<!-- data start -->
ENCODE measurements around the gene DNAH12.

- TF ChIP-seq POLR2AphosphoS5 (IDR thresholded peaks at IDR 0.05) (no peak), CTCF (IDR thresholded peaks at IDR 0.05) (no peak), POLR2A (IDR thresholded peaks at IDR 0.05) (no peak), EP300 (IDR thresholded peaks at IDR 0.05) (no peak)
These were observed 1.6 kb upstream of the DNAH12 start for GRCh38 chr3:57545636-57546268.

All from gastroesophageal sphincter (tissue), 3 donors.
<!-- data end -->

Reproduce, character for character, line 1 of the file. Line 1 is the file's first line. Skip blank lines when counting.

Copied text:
ENCODE measurements around the gene DNAH12.